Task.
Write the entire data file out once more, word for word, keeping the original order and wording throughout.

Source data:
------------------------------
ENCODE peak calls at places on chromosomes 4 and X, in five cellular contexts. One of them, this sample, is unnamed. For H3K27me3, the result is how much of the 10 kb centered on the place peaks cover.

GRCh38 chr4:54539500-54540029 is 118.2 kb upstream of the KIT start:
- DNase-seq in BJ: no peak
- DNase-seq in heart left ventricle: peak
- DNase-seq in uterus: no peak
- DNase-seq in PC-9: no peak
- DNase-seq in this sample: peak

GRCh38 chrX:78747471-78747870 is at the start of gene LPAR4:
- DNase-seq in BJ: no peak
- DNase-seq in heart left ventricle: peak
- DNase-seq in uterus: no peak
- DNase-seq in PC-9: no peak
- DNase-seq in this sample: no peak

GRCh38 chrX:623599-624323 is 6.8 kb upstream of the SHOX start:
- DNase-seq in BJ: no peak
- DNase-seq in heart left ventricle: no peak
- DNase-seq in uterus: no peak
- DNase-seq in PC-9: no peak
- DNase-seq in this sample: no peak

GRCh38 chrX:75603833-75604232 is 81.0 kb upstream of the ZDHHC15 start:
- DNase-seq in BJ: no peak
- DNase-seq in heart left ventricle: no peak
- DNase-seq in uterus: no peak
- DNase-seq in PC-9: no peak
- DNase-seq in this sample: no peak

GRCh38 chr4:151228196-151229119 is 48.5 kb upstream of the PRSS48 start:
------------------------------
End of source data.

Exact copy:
ENCODE peak calls at places on chromosomes 4 and X, in five cellular contexts. One of them, this sample, is unnamed. For H3K27me3, the result is how much of the 10 kb centered on the place peaks cover.

GRCh38 chr4:54539500-54540029 is 118.2 kb upstream of the KIT start:
- DNase-seq in BJ: no peak
- DNase-seq in heart left ventricle: peak
- DNase-seq in uterus: no peak
- DNase-seq in PC-9: no peak
- DNase-seq in this sample: peak

GRCh38 chrX:78747471-78747870 is at the start of gene LPAR4:
- DNase-seq in BJ: no peak
- DNase-seq in heart left ventricle: peak
- DNase-seq in uterus: no peak
- DNase-seq in PC-9: no peak
- DNase-seq in this sample: no peak

GRCh38 chrX:623599-624323 is 6.8 kb upstream of the SHOX start:
- DNase-seq in BJ: no peak
- DNase-seq in heart left ventricle: no peak
- DNase-seq in uterus: no peak
- DNase-seq in PC-9: no peak
- DNase-seq in this sample: no peak

GRCh38 chrX:75603833-75604232 is 81.0 kb upstream of the ZDHHC15 start:
- DNase-seq in BJ: no peak
- DNase-seq in heart left ventricle: no peak
- DNase-seq in uterus: no peak
- DNase-seq in PC-9: no peak
- DNase-seq in this sample: no peak

GRCh38 chr4:151228196-151229119 is 48.5 kb upstream of the PRSS48 start: